Perhaps it is true that I am prone to overrationalizing. As one of my dear friends described me, I have “a Germanic mind in a Japanese way.” Or perhaps I just like having some kind of order, within as without. Whatever the case, two days ago I found myself letting the Japanese side have its way — I took up pencil and paper.
I have been admiring the beauty, up close, of the Japanese little cuckoo lily, the hototogisu (Tricyrtis hirta) that is now blooming. I had rescued it as a snail-snacked, yellowing plantling from among the reduced items section in my favourite nursery and all-round craft and DIY shop, Knauber in Endenich.
If you live in Bonn and haven’t been to Knauber and you like making all sorts of things, from cooking to carpentry, gardening to jewelry making and painting, this is just the right place for you. It doesn’t have the encyclopaedic range of Tokyu Hands in Tokyo as I remember it from the 1980s, but it is satisfying nonetheless. Knauber is regarded as a Bonn institution, and for newcomers to Bonn, it is among the list of recommended places. Thanks to Knauber, Obi, the other DIY mecca in Bonn, and a little shop near the City Hall (Stadthaus), my craft needs are more or less satisfied.
As I was saying before that digression, I nursed the cuckoo lily, together with its companion there, another sickly Japanese plant called Kirengeshoma. Its English name is yellow waxbells. I put them together in Knauber’s potting soil, and they began to perk up. And then came my mistake. Seeing that they had recovered, I tried to give them a bit more nourishment (organic manure), and ended up losing the Kirengeshoma. In desperation, I took out the cuckoo lily from its overfed pot and nursed it and now it has revived somewhat and seems to have forgiven me by blooming. Too much rich food can kill a plant, I have since learned.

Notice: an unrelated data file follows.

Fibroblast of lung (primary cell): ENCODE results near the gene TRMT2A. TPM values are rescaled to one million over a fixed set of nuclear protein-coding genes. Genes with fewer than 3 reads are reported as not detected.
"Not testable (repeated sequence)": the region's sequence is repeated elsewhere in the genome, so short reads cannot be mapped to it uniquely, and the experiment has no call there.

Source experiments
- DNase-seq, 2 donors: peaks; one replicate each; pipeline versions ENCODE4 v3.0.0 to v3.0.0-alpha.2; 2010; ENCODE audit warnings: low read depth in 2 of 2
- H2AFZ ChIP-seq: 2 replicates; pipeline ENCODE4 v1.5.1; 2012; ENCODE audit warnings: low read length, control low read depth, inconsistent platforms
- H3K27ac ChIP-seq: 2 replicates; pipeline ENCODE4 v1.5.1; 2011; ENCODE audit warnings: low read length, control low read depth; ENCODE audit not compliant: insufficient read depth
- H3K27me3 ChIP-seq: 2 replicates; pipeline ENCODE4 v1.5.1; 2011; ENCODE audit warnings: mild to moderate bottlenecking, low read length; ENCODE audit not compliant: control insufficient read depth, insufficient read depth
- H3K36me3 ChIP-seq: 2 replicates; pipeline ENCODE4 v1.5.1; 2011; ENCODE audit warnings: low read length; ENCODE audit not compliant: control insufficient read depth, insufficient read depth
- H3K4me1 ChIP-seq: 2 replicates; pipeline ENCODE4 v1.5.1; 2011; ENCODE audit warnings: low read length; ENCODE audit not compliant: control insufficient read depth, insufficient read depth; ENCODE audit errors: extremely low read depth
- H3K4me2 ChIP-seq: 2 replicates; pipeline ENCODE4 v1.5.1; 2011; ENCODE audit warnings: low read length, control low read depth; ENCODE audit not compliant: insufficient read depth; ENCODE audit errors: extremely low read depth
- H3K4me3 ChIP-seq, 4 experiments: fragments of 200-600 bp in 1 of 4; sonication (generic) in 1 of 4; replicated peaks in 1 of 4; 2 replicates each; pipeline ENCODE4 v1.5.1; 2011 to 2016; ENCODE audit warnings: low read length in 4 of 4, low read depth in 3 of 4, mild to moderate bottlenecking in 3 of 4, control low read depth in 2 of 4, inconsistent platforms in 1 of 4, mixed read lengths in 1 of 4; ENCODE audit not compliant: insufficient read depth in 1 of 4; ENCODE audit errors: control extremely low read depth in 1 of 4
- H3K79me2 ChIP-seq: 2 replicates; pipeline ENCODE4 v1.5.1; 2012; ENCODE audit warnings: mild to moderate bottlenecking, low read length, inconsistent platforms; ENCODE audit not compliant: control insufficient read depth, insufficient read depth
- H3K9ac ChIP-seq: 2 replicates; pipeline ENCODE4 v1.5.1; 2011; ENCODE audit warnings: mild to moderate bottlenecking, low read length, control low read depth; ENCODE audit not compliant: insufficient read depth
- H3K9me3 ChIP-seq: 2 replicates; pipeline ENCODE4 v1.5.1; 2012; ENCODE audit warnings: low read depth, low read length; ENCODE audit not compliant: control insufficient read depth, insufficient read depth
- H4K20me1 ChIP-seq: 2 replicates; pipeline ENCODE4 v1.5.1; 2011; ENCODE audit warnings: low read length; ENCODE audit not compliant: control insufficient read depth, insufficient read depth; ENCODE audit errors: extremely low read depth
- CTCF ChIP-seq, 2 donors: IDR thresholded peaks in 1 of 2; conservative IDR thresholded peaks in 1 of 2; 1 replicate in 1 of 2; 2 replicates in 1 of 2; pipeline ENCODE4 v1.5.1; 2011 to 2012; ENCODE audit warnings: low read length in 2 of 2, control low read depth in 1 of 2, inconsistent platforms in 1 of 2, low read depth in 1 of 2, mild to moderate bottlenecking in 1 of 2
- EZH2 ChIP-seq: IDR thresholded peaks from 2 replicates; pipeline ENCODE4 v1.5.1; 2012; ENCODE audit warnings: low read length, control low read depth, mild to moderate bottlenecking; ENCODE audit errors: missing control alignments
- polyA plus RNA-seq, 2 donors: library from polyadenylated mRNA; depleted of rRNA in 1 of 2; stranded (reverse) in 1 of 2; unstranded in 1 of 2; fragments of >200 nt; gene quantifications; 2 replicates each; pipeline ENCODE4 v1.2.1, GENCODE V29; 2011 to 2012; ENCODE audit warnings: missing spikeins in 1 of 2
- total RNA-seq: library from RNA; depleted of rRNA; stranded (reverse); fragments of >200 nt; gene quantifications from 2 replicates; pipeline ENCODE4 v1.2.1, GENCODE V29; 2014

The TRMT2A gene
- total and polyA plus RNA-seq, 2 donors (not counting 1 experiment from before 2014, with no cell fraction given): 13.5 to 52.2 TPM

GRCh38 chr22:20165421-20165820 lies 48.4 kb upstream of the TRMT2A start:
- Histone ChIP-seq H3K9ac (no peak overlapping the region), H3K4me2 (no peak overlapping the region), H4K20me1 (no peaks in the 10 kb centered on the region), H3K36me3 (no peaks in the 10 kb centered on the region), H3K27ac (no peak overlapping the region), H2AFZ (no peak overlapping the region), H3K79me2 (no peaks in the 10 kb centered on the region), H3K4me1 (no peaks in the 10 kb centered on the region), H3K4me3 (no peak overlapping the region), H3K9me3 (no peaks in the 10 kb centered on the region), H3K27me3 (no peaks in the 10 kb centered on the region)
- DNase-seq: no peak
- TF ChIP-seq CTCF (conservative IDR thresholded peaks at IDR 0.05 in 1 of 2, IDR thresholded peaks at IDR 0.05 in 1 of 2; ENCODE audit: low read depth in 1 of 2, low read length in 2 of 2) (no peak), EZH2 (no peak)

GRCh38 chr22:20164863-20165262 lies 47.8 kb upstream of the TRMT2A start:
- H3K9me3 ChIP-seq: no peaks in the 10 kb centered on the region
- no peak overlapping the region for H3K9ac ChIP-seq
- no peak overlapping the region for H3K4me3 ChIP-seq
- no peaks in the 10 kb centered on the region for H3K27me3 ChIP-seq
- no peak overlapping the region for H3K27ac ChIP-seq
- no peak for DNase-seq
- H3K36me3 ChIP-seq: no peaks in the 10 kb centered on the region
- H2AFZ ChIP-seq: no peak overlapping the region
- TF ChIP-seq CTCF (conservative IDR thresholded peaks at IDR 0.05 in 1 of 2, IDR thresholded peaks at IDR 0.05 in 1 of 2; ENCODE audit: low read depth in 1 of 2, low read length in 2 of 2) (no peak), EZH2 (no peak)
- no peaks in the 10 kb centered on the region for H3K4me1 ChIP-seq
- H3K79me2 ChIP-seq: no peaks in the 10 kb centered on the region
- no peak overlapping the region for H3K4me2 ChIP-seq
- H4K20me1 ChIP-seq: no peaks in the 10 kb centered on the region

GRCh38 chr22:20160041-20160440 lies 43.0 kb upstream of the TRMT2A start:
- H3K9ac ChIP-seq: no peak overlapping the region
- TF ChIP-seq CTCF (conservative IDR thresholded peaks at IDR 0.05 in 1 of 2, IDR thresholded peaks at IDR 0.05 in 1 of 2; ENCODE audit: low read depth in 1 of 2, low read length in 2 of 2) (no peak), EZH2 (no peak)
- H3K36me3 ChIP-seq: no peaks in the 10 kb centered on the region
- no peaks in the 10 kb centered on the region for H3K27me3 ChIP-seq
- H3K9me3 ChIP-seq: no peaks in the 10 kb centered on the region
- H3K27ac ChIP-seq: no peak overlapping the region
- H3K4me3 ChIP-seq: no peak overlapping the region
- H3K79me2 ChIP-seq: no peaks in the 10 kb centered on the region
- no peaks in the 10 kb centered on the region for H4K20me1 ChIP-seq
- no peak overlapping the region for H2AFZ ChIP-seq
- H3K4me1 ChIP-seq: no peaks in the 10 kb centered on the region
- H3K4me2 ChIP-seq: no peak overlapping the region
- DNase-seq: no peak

The cuckoo lily’s beauty is so astounding that I was inspired, not only to photograph it, but to draw it. I haven’t illustrated anything in over 15 years since my first lesson in botanical illustration. I am thankful to have managed to do a first drawing over two days. In drawing it, I have come to know its unique structure – the way the filaments are fused to the bottom part of the petals – something I would not have seen or been aware of from just photographing it.
I am grateful to have been able to concentrate enough to draw. I am also thankful to have a room of my own in which to do this. I give grateful praise to the beauty of this flower whose colour and form are so arresting and, above all, to its Creator. I hope to be able to do a bit of colouring next.